Many of you write
to me asking for advice about writing.
think William Faulkner said it best. In accepting the 1950 Nobel Prize for Literature,
young man or woman writing today has forgotten the problems of the human heart
in conflict with itself, which alone can make good writing because only that is
worth writing about, worth the agony and the sweat."
must learn them again. He must teach himself that the basest of all things is
to be afraid
It is his privilege to help man endure by lifting his heart,
by reminding him of the courage and honor and hope and pride and compassion and
pity and sacrifice which have been the glory of his past."
are some more thoughts of my own:
When I first began writing, my thoughts would get jumbled and I struggled to put
down on paper what I wanted to say. I thought I could never get past the first
page, but I kept trying. Eventually I reached out for help. With the encouragement
of friends, I managed to commit to finish what I started.
you ever been to a museum and seen an art student with an easel copy a painting
hanging on the wall? They do that in order to learn. The equivalent applies to
writing. Take a book that moves you and actually copy your favorite parts. It
will reveal much to you about what makes good writing. It's a great way to learn
by experiencing how different writers write.
addition, read your work aloud--to yourself and to others.
you write, appeal to as many senses as possible-visual images, sounds, tastes,
smells, colors, and textures.
With each paragraph,
ask yourself: What is each character thinking? What is each character feeling?
How do they show it?
Use dialog sparingly. Actions really
do speak louder than words.
to write about?
Write what you care about. Write what you're most scared
and embarrassed to write. Write what you would like to read and can't find. Give
voice to those who have no voice.
Surround yourself with people who will
give you confidence and build you up as a writer. Encouragement is so important.
worry about being published or finding an agent. First, WRITE AND FINISH YOUR
if you are a young writer, check out this website:
if you are writing a book for teens or children, join:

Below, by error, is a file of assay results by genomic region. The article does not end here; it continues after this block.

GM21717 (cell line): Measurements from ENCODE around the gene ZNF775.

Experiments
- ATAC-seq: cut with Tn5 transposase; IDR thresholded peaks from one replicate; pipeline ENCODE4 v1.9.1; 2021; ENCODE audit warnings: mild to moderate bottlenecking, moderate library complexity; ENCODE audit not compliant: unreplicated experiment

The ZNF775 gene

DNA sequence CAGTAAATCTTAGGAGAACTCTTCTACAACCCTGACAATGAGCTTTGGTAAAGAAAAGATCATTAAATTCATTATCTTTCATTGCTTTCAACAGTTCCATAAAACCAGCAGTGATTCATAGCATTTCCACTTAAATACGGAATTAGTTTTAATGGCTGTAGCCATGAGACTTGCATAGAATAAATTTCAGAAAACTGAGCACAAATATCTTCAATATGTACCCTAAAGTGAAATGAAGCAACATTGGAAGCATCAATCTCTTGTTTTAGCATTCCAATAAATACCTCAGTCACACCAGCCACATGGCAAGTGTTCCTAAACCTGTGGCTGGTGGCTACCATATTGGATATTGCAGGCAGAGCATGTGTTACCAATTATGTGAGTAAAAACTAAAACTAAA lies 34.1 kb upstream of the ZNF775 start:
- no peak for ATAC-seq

And, and, and, read my writing advice post at:
The Naughty Book Kitties:
Everything You Always Wanted to Know About Writing But Were too Afraid to Ask
courage, be true to who you are, reach out for help, and follow your dreams!
Kurt Vonnegut's eight rules for writing a
- Use the time of a total
stranger in such a way that he or she will not feel the time was wasted.
It's the writer's job to stage confrontations, so the characters will say
surprising and revealing things, and educate and entertain us all.
- Give the reader at least
one character he or she can root for.
- Every character should
want something, even if it is only a glass of water. Characters paralyzed by
the meaninglessness of modern life still have to drink water from time to
time. When you exclude anyone's wanting anything, you exclude the reader,
which is a mean-spirited thing to do.
- Every sentence must do
one of two things — reveal character or advance the action.
Start as close to the end as
- Be a sadist. Now matter
how sweet and innocent your leading characters, make awful things happen to
them — in order that the reader may see what they are made of.
- Write to please just one
person. If you open a window and make love to the world, so to speak, your
story will get pneumonia. Every successful creative person creates with an
audience of one in mind. That's the secret of artistic unity.
- Give your readers as
much information as possible as soon as possible. To heck with suspense.
Readers should have such complete understanding of what is going on, where
and why, that they could finish the story themselves, should cockroaches eat
the last few pages.